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Their Towns and Traditions
The Creek Indians were the largest and most important group of Indian peoples who lived in what is now Alabama. Allied for their common good and related by kinship and common culture and language, they are considered an alliance or confederacy of towns or tribes.
The Creeks, or Muskogees, like their neighbors the Choctaws and Chickasaws, were descendants of the earlier Mississippian peoples who lived in Alabama. The Choctaws, who lived in some 60 villages located in the state of modern Mississippi, claimed some hunting lands in what is now Alabama, as did the Chickasaw, whose seven to ten towns were at the site of modern Tupelo, Mississippi. The Cherokees also claimed some lands in northeast Alabama.
In the historic period, there were roughly 25 major Creek towns, with numerous lesser villages. Among their towns in the eighteenth century were Okfusee, Okchai, Tuckabatchee, Little Tallassee, Hickory Ground, Muccolossus, Coolome, Otassee, Coweta, and Cussita.
There were two geopolitical divisions among the Creek Confederacy: the Upper Creek towns (whose towns were situated along the Tallapoosa, Coosa, and Alabama rivers) and the Lower Creek towns (located on the Chattahoochee River).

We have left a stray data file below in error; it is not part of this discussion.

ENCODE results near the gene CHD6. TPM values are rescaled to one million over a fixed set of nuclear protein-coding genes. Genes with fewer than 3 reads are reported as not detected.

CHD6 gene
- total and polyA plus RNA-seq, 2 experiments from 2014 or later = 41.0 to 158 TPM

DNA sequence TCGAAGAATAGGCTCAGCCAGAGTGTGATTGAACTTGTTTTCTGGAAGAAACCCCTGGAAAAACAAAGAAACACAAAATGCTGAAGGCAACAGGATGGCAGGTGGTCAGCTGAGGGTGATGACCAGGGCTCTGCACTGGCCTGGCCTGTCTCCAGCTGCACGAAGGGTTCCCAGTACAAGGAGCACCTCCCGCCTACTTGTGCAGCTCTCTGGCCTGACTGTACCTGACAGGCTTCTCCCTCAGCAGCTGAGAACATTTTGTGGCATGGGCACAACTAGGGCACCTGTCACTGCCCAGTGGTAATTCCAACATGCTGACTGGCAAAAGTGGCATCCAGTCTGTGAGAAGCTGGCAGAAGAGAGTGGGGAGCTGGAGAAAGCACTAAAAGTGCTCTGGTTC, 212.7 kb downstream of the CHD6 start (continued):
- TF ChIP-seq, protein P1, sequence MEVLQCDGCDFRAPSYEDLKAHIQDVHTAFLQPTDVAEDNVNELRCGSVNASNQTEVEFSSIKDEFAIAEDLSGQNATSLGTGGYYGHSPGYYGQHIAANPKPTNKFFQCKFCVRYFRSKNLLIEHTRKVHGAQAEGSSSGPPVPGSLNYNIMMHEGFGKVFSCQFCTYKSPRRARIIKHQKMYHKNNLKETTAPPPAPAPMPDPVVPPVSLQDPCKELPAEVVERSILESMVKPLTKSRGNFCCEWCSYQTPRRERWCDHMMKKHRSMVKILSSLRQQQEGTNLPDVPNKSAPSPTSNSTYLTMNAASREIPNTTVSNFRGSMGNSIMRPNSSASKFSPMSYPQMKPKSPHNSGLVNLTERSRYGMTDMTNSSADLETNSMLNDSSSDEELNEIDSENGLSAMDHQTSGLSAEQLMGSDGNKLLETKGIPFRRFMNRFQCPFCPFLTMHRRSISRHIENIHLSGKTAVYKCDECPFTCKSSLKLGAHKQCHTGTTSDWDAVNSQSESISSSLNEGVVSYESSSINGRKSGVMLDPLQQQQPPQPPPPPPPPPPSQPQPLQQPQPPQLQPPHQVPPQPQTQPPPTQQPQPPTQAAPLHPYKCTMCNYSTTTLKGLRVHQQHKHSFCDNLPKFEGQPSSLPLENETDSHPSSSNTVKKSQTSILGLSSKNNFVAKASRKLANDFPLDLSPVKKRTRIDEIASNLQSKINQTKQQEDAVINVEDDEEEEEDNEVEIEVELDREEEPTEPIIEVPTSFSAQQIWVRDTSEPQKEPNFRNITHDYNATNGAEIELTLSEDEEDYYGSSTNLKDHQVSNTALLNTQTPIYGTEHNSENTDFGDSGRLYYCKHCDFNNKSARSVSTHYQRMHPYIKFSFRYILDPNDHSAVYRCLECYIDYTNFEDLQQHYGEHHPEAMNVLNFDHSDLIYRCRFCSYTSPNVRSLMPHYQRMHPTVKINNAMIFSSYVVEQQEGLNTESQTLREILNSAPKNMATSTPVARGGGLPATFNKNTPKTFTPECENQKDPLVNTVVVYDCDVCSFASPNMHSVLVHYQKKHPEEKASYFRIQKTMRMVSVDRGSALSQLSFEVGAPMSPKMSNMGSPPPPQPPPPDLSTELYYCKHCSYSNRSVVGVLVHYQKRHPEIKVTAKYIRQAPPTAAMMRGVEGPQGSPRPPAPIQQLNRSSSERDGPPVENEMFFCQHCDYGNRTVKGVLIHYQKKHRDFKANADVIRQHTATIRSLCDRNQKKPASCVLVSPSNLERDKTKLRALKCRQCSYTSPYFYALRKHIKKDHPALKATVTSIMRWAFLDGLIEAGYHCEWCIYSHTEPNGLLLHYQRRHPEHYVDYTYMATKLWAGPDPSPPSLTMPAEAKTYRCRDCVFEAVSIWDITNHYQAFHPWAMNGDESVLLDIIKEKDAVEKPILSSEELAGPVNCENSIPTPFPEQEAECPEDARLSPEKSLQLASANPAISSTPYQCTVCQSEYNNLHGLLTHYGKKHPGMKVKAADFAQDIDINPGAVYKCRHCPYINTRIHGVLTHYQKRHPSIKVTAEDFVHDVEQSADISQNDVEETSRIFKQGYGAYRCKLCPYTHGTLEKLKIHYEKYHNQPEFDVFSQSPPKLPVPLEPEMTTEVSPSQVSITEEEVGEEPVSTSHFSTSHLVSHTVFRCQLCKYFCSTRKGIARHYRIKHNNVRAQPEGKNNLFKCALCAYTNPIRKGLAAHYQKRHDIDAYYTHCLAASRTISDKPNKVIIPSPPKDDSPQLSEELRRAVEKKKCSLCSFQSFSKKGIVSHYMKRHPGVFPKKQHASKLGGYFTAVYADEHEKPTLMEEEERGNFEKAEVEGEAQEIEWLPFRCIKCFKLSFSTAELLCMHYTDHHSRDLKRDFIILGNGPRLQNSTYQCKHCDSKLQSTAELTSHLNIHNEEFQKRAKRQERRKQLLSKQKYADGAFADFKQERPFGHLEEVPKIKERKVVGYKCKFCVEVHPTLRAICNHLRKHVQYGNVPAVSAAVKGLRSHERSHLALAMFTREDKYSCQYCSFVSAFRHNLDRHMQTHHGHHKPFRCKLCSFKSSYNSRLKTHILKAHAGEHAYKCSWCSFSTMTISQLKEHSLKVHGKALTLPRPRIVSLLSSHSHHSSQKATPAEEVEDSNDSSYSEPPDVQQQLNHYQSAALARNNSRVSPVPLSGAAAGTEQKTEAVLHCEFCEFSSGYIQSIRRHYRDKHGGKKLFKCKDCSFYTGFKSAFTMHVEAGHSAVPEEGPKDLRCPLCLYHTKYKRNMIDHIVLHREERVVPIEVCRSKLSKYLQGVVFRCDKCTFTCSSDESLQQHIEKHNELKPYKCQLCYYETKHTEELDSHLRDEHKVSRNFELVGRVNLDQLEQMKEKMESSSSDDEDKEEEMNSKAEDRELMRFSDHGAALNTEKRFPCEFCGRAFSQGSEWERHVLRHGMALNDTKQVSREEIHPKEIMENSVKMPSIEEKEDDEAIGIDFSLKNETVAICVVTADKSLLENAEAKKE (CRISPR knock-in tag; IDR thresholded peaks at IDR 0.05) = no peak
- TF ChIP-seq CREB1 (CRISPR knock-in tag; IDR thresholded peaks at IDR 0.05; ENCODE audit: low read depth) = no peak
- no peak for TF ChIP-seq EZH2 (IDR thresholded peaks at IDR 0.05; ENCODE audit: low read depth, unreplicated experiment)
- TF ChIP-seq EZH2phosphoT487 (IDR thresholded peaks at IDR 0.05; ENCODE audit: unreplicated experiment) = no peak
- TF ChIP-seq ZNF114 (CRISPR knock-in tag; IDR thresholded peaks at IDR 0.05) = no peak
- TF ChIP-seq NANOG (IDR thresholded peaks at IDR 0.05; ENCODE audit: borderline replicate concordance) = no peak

For the historic Creeks, the town, talwa in their native Muskogee language, was the center of political and social life. Each Creek town had a number of common elements:
The square ground was the most important part of the talwa. Here town leaders met daily to discuss tribal concerns, debate policy, and administer town needs. Among the many rituals undertaken here, the Black Drink ceremony was the most famous. Black drink, so called by the Europeans because of its dark color, was made from yaupon holly and was believed to purify and cleanse a man's heart. Dances were held here too, including war dances and celebrations. The most important Creek religious holiday, the Green Corn Celebration, or Busk, which marked their thanksgiving for the harvest of the new corn crop, was also carried out in the square ground.
During the winter, the daily council meetings and ceremonies were moved indoors to the hot house or winter council house, which was sometimes called the rotunda.
Each town also included a chunky yard. Much like our modern ball field, Creeks gathered at this site to play their favorite game, chunky, which was played with a rolling disk.
Agricultural fields and family dwellings were situated around these public structures. Each town also claimed specific hunting grounds in the woods outside the town limits.